After years of having low-maintenance dogs, I sometimes forget to groom Honey. And unfortunately, wood floors, although beautiful and easy to clean, are very slippery to an ungroomed golden retriever.

If Honey is slipping and sliding too much when she plays tug with my husband, it’s time to get the scissors out to groom her muppet toes.

Take a moment to enjoy your clean house.

A moment is all you’ll get. Because ten seconds later, you’ll see a puff of dog hair on the steps or a little dark paw print on your newly washed, white bath mat.

The most welcoming houses are not precious.

Sixteen students from my home buyer’s class came over last night to do a walk-through with a home inspector. Most of them asked if they should take off their shoes when they entered. And I could honestly reply, “This is a dog’s house. Nothing is coming in to this house on the bottom of your shoes that hasn’t already come in on the bottom of a paw.”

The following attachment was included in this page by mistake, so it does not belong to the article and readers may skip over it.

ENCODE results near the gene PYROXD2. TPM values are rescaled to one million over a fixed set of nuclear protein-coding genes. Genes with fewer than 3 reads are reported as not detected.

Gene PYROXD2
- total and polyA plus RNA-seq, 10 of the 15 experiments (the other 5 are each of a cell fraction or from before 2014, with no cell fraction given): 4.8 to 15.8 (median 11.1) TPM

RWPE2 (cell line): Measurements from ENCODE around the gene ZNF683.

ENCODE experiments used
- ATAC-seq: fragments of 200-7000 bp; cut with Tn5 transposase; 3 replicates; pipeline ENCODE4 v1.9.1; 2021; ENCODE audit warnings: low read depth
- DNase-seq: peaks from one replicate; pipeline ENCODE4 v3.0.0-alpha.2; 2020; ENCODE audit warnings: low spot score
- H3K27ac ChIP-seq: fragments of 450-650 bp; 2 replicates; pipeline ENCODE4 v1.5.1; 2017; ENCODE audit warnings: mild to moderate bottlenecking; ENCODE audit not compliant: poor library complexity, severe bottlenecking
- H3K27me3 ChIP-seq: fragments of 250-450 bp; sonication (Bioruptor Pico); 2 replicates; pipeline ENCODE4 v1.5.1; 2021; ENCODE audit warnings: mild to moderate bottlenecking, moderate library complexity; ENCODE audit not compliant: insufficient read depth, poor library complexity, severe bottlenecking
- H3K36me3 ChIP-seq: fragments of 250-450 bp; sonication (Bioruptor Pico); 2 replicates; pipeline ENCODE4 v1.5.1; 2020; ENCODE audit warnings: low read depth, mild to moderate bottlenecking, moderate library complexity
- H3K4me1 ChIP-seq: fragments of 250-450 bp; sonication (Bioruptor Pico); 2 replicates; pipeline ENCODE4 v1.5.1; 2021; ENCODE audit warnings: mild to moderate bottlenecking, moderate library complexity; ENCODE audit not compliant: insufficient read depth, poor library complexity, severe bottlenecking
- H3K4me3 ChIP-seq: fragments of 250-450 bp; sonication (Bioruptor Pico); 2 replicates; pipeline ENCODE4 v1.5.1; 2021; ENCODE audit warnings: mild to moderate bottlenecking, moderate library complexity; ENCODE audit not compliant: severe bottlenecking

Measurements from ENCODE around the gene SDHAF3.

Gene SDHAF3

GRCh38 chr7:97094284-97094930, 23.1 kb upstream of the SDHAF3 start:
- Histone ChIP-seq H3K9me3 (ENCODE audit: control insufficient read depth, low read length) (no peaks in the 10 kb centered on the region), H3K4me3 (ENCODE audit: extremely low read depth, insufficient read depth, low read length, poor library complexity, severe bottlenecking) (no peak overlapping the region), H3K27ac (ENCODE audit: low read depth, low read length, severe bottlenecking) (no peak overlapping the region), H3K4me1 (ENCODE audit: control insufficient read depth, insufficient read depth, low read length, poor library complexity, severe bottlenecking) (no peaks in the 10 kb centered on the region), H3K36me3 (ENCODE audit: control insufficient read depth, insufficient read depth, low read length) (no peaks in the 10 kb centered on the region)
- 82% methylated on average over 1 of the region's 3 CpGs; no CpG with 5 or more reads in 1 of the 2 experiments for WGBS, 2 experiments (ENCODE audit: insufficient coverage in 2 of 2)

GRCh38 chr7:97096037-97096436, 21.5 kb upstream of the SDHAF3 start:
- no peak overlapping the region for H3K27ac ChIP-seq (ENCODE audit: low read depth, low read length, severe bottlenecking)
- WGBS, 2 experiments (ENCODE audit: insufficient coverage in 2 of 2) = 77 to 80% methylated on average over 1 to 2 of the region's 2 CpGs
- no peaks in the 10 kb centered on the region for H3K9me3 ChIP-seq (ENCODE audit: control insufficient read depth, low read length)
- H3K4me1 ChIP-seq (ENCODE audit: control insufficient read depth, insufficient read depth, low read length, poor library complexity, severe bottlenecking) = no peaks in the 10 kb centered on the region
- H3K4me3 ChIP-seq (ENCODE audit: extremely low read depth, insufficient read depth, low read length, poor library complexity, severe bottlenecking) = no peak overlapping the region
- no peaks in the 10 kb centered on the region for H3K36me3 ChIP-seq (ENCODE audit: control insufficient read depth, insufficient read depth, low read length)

And doesn’t everyone have more fun when they’re not worried about breaking or dirtying something?

Chihuahua mix house guest

A recent house guest showing off his perching skills.

The best place to be alone in the house is where you can still keep track of all the action.

Some of the smaller dogs who have visited my home taught me this lesson. They sometimes seek out space away from lumbering other dogs. But they always make sure they can bark if they catch something important happening.

The best spots are at the top of the stairs and atop the back of the sofa in front of the window.

A house becomes a home when you share it with others.